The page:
Reducing Avoidance Behavior in the Classroom

Why is this child distressed at school?

Students may display avoidance behavior in the classroom as a manifestation of various fears about their ability to cope in unknown social and/or academic situations.Their actions may include defiance, withdrawal and diversionary tactics. Unaddressed, this behavior can be detrimental to the child's long-term educational progress and can lead to depression and other behavioral problems. Teachers who notice students' with avoidance tendencies can intervene and help them work toward overcoming this challenge.

Determine the student's motivation for avoidance behavior by talking to the child and her parents. Transitioning from elementary to middle school, separating from parents all day or excessive worrying about academic failure are situations that contribute to avoidance behavior.

Design an intervention based on the motivation for the behavior. The UCLA School Mental Health Project contends that since avoidance behavior is a reaction to one or more stressful events, interventions should focus on one specific action at a time. For example, begin with an issue like class participation and set a realistic goal. If the student has a phobia about speaking in class, the goal might be for the student to ask one question every day during whole-group discussion for two weeks.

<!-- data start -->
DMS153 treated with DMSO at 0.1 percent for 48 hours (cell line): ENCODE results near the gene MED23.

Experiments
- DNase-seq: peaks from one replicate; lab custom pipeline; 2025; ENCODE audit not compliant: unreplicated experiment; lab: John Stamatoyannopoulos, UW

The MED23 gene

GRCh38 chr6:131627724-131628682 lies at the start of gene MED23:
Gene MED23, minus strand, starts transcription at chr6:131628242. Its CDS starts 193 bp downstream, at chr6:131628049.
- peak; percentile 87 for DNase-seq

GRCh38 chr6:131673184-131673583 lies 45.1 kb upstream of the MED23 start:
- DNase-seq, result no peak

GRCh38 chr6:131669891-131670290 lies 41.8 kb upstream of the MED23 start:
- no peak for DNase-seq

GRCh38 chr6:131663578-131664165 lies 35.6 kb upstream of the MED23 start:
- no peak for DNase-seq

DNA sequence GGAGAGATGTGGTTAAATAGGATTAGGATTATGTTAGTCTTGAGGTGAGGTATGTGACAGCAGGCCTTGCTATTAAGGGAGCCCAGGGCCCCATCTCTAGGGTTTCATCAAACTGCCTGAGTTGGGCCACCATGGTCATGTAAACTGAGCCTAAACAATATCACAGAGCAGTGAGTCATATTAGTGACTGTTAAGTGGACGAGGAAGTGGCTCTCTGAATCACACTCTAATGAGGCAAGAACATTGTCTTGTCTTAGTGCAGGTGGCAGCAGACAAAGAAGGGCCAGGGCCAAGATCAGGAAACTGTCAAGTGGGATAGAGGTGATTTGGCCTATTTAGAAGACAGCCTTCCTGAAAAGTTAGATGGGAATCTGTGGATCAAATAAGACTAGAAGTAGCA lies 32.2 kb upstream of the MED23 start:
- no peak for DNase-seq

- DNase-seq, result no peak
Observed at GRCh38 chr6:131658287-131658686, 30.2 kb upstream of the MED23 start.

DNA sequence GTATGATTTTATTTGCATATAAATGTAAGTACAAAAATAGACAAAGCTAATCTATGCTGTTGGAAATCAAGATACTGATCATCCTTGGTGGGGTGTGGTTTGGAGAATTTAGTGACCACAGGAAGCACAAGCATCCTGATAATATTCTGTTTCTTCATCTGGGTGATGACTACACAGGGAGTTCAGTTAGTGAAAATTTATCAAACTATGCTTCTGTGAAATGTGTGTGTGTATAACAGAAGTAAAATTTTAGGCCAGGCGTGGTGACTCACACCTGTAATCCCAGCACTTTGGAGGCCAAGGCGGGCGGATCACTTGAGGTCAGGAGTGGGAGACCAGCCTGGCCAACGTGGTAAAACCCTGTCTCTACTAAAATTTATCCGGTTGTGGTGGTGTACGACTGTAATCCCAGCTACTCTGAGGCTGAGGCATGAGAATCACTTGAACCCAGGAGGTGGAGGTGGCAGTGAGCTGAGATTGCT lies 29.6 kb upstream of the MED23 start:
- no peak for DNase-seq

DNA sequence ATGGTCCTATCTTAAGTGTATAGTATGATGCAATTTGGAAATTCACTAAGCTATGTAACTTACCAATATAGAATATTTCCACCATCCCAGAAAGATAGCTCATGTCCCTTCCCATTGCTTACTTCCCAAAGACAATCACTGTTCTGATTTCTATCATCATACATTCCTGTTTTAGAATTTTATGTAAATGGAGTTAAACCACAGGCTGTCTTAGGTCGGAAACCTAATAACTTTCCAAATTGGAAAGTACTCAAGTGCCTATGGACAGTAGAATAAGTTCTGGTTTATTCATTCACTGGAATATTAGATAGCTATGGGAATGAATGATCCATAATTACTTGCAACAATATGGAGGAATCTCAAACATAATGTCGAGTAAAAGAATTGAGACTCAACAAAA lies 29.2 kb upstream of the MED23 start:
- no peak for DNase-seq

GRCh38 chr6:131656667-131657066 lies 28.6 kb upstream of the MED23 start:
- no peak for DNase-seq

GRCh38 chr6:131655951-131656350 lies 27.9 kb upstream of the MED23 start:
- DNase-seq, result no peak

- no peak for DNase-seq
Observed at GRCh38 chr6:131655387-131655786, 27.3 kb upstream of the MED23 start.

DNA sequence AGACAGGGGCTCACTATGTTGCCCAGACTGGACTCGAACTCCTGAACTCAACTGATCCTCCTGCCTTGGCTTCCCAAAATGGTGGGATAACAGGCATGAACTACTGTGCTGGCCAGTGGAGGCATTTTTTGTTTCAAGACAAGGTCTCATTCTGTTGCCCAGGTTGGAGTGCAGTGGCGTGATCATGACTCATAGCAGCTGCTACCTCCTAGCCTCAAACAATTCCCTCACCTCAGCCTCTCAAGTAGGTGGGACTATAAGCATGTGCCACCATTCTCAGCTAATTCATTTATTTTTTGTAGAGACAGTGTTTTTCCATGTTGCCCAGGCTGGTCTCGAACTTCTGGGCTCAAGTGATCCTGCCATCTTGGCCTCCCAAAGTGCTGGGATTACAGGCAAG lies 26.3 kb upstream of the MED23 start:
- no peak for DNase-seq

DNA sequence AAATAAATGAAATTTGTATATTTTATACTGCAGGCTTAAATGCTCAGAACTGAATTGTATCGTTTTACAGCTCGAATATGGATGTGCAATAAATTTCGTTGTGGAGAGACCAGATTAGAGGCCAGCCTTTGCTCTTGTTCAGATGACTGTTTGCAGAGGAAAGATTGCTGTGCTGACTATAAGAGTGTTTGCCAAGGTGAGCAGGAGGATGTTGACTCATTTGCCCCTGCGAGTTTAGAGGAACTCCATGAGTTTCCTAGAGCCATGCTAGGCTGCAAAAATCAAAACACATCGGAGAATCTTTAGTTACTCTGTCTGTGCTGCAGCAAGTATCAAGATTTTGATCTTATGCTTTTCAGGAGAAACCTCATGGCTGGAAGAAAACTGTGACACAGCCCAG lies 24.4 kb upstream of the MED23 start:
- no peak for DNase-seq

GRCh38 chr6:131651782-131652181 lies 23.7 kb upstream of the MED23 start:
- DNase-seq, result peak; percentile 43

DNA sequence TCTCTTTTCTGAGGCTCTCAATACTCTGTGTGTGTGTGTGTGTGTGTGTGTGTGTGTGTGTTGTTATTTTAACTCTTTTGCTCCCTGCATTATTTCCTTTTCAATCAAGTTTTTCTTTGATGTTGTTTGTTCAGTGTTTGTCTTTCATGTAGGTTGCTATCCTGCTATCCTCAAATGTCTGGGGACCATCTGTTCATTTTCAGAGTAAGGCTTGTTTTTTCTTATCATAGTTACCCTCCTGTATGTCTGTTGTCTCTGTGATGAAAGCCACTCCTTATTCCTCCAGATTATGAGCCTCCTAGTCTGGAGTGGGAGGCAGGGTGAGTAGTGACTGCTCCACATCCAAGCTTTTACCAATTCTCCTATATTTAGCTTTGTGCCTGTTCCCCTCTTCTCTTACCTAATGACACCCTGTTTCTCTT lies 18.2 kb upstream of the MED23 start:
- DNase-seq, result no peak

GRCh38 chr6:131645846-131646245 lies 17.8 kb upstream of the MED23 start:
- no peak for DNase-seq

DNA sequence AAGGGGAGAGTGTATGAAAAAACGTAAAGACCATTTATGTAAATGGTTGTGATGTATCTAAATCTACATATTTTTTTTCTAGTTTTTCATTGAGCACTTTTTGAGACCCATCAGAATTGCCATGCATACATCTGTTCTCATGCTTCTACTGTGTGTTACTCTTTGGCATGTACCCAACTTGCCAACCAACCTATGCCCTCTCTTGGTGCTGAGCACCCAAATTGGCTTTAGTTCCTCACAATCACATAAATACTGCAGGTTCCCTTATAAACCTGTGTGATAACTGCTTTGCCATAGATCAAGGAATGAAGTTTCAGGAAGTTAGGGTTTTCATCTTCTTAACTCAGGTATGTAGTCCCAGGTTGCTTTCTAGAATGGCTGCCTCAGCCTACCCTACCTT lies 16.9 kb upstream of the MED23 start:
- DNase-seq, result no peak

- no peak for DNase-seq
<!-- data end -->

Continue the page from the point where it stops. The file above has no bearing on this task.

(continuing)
Use positive reinforcements, not punishments. For example, a child will usually respond to behavior modification methods like earning privileges, such as extra computer time or homework passes. Punitive measures like moving from green to red on a classroom management chart or loss of recess are rarely effective.

Make classroom rules that emphasize respect for others and discuss them often. Rules should be positively stated like, "Everyone's questions are important, so don't laugh or ridicule others." This may help troubled students have less apprehension about class involvement.

Refer student to the school counselor for further assistance if behavioral interventions are not successful. The source of the problem may be psychological as well as emotional and will need to be addressed by a professional.

Karen Hollowell has been teaching since 1994. She has taught English/literature and social studies in grades 7-12 and taught kindergarten for nine years. She currently teaches fourth grade reading/language and social studies. Hollowell earned her Bachelor of Arts in English from the University of Mississippi and her Master of Arts in elementary education from Alcorn State University.